There are quite a few ways to view some form of 3D at home. 3D content is virtually unlimited; if your 3D TV can show it in 2D, you can see it in 3D. About 90% of the 3D TVs on the market today are currently capable of a 2D to 3D conversion, i.e., the ability to add additional depth to anything on screen. You also have streaming, on-demand services like Netflix and Amazon Instant Video, as well as many cable and satellite providers that stream 3D content. The final (and best quality) way to view 3D content is with a 3D Blu-ray. With this method, you will need a 3D Blu-ray player to send a 3D signal. If you’re interested in the current and upcoming 3D Blu-ray releases, check out our blog post.
Choosing the Right TV and Accessories
The question is relative your environment, as well as the primary uses of the television. All types of television, LEDs, LCDs, Plasmas, etc., have advantages and disadvantages. Through the years, technology advancements have allowed manufacturers to address the disadvantages and advance on them.
If you’re looking for a massive TV at a relatively inexpensive cost, there is no substitute for the DLP television. DLPs typically have a 120Hz refresh rate and a 1080p resolution. The good thing about DLPs is when compared to a comparable size and quality plasma or LCD/LED, the DLP will be less expensive; albeit with higher costs associated with energy consumption (only by a few bucks a year). The downfall to DLPs is their massive size; DLP TVs are not mountable due to the extended back that houses the projector inside the TV.
Hands down, the best picture quality has to go to plasma displays. They offer more natural colors, the best black levels of all panels, and the smoothest picture reproduction. Plasma displays are great for all occasions; their biggest downside is the reflectivity of the glass screen that’s common amongst all plasmas. Manufacturers now add an anti-glare coating to the screens to help alleviate the reflection of light, some of them actually use coatings that take advantage of the light to enhance the picture quality. With plasma displays advent, there was an issue with image burn-in, or image retention; that has been addressed with screensavers and pixel shifting. Plasma displays are especially great for fast action scenes, e.g., sports, games, etc; not to mention, they are often cheaper per inch when compared with LEDs.
The latest in panel technology is the LED panel. LEDs are LCD panels that use Light Emitting Diodes (LED) as opposed to the CCFL fluorescent backlight. LED TVs also make great “all-around” televisions, with faster scenes requiring at least 120Hz refresh rate. LED’s biggest downfall is, well, their LEDs. They’re very bright, which can make dark colors look dingy and washed out. To compensate the brightness of the LEDs, manufacturers have built-in dimming technology that either dims or turns off the LED backlights to achieve deeper blacks. The dimming also helps with common issues found amongst many LEDs like ghosting, haloing, and blooming.
Buy the biggest TV you can afford! That’s a joke! The size of the TV you purchase will vary based on one thing, viewing distance. So why shouldn’t you get the biggest TV you can afford? Pixel size! Remember, a TV that is capable of producing a 1080p picture has roughly 2 million pixels. As the screen gets bigger, so do the pixels; they’ll eventually be big enough for you to see them at your “normal” viewing distance. Start by measuring the area you have to give your HDTV; you want to be anywhere from 1.5 to 3 times the screen size in inches for the best viewing experience. For a 60” screen, the recommended viewing distance is 7.5 – 15ft; Ex. 60 x 1.5 = 90 / 60 x 3 = 180. (Screen size x 1.5=Viewing distance in inches). If you’re sitting over 10ft away, feel free to go as big as you like!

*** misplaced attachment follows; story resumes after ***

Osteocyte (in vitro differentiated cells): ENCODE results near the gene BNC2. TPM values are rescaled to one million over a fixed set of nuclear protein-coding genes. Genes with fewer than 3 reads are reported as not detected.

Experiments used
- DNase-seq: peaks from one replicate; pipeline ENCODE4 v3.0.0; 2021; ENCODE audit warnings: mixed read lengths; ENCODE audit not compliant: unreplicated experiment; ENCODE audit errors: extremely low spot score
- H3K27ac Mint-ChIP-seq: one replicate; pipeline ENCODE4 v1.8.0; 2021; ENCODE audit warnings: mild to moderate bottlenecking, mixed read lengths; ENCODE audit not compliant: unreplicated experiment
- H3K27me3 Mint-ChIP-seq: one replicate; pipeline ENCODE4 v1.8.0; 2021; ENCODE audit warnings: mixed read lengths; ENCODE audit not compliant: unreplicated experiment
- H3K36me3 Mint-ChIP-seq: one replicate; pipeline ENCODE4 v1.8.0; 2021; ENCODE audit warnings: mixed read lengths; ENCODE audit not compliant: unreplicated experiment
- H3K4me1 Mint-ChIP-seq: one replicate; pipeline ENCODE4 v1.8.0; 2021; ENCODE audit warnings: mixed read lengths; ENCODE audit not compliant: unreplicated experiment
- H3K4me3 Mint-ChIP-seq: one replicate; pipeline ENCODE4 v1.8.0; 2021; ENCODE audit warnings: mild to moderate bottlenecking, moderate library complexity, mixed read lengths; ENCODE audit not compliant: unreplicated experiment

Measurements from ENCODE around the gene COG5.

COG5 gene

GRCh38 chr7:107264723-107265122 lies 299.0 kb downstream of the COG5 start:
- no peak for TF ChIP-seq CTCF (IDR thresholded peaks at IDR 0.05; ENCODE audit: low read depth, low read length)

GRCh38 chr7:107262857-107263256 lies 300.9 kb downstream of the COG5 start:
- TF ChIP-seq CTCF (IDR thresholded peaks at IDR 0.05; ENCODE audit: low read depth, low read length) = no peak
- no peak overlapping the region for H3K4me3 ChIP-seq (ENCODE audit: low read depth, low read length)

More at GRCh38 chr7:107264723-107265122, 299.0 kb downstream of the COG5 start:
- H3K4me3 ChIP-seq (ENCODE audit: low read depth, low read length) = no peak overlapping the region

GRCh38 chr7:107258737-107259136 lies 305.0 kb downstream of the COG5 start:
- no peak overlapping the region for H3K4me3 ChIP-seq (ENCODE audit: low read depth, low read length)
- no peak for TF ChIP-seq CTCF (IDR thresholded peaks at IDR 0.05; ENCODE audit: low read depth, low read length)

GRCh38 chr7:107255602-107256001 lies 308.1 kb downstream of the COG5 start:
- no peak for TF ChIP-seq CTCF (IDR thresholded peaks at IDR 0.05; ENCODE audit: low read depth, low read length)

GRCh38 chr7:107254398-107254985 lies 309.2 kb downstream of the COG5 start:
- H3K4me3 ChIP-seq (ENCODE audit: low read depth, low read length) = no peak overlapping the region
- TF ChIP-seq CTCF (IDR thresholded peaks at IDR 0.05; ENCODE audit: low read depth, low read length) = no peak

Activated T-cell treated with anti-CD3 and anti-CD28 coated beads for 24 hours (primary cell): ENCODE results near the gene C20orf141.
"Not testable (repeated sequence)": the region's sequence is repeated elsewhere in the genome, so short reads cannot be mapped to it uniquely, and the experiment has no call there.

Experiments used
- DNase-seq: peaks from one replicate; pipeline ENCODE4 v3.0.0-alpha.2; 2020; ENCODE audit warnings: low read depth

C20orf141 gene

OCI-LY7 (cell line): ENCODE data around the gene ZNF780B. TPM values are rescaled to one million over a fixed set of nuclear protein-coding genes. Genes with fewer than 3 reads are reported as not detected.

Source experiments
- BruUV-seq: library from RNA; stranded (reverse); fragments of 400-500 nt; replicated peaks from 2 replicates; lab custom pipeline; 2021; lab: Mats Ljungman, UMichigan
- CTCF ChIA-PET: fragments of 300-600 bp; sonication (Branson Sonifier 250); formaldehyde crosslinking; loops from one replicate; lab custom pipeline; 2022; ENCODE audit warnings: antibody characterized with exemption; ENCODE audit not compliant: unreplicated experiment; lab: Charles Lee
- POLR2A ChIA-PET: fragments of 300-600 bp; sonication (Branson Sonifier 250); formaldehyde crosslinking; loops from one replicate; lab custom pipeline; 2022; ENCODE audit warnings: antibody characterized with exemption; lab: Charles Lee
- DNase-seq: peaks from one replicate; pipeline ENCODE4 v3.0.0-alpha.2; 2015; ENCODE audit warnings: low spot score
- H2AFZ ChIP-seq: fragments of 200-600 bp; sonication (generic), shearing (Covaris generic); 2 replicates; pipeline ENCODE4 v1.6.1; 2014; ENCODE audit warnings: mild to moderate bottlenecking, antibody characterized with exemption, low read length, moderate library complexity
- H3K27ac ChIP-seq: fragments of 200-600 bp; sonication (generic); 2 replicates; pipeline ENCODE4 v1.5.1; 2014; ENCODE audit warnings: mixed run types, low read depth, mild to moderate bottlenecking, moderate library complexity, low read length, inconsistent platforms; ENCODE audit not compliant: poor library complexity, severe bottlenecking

Yes, any HDMI cable will work for your HDTV. The actual question is, will it work well with your HDTV? Different TVs have different video capabilities, HDMI cables have different capabilities as well. Some HDMI cables allow you to carry a 3D signal, some allow for a higher refresh rate (Hz) to be carried, many allow for digital surround processing (DSP). The speed that any HDMI is capable of carrying will play a huge role in your picture quality. If you have a 240Hz refresh rate TV, then a cable that is only good to carry 120Hz will reduce the picture quality; leaving you with a jumpy picture. It’s like diverting all the traffic from a 5-lane highway to a 1-lane back street. The rate of transfer also plays an important role, data transfer of HDMI cables can range from 10.2 Gbps to more than 15.8 Gbps. The higher the speed, the more data can be transferred with lossless quality. For recommendations on the best cable for your HDTV, call Paul’s TV at 888.669.1030 and a representative will be happy to assist you.
With the exception of DLP and Laser TVs, all TVs we offer have the capability to be mounted to a wall. To mount a TV to the wall, you will need to purchase a wall mount. But with so many mounts available, which do you choose? Thankfully, just about every TV has standardized mounting patterns known as VESA; the measurement of the distance between one mounting hole and an adjacent vertical and horizontal hole in mm. Check the specifications of your TV, you will see: VESA Compliant 400 x 400, or something similar. As long as the VESA pattern and weight of your TV does not exceed those recommended by the manufacturer of the mount, the TV will mount perfectly. There will be exceptions; a larger screen size may stop the mount from tilting or fully articulating. Then, you will decide which style of mount would work best for you, fixed, tilt, or articulating. Want to know which mount will work best for your installation, contact the pros at 888.669.1030 and we’ll be more than happy to assist you.